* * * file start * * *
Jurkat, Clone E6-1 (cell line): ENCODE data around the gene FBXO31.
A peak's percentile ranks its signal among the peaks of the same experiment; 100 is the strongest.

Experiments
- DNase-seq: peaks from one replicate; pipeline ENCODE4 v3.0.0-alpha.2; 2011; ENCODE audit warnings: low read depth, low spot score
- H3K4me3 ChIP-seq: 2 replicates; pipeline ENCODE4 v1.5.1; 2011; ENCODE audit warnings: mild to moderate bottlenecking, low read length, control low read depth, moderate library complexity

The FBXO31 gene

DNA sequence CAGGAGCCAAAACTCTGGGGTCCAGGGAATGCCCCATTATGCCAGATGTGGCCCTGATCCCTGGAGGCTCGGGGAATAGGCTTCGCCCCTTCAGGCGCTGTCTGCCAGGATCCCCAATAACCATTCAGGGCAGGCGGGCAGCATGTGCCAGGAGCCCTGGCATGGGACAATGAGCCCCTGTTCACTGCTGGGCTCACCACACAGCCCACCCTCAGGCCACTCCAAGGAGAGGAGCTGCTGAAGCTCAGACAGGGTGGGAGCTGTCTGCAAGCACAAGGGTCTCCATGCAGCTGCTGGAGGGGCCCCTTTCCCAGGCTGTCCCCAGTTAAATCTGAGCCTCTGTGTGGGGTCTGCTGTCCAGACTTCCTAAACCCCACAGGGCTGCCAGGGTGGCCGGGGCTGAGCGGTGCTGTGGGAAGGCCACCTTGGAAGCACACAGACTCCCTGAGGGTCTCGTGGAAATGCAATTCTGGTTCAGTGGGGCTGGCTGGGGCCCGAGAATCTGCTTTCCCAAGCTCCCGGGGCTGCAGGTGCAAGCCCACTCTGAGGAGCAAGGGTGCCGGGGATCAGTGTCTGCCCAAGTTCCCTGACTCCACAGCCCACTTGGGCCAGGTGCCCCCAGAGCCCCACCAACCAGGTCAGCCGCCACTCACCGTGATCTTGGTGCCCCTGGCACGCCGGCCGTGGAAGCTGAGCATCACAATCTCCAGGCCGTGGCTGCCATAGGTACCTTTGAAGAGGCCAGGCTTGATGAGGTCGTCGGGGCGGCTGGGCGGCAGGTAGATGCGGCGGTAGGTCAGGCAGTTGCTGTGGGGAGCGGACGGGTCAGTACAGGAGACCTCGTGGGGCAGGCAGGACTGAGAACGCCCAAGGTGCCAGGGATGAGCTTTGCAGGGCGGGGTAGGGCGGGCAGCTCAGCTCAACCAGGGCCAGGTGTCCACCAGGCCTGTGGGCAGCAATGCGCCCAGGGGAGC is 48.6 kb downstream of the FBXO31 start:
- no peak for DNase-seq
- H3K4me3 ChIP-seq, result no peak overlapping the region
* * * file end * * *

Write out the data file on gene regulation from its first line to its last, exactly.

Jurkat, Clone E6-1 (cell line): ENCODE data around the gene FBXO31.
A peak's percentile ranks its signal among the peaks of the same experiment; 100 is the strongest.

Experiments
- DNase-seq: peaks from one replicate; pipeline ENCODE4 v3.0.0-alpha.2; 2011; ENCODE audit warnings: low read depth, low spot score
- H3K4me3 ChIP-seq: 2 replicates; pipeline ENCODE4 v1.5.1; 2011; ENCODE audit warnings: mild to moderate bottlenecking, low read length, control low read depth, moderate library complexity

The FBXO31 gene

DNA sequence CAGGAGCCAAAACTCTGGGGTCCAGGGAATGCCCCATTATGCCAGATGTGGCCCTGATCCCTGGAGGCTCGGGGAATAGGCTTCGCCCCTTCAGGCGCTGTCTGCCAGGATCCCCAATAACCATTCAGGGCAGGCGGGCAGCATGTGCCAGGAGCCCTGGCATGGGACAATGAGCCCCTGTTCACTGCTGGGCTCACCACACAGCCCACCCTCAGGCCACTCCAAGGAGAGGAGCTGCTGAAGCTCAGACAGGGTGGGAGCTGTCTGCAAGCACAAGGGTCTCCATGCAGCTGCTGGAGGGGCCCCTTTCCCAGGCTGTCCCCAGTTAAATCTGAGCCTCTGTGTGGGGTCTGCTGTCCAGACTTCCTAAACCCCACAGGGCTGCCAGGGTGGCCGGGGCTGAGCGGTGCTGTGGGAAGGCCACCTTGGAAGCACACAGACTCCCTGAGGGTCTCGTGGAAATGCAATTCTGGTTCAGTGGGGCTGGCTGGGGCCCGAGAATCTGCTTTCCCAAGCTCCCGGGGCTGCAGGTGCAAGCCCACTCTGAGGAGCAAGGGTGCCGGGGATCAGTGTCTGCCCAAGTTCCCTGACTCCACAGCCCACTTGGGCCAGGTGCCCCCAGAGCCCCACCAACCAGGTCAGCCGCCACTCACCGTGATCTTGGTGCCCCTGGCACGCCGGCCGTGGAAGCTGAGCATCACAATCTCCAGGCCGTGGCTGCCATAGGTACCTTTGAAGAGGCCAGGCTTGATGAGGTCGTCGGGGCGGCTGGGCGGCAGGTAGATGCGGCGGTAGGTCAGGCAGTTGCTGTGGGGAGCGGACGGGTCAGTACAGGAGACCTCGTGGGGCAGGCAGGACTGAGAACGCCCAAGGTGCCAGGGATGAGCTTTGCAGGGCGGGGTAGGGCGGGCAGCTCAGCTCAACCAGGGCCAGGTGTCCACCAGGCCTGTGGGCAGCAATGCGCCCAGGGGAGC is 48.6 kb downstream of the FBXO31 start:
- no peak for DNase-seq
- H3K4me3 ChIP-seq, result no peak overlapping the region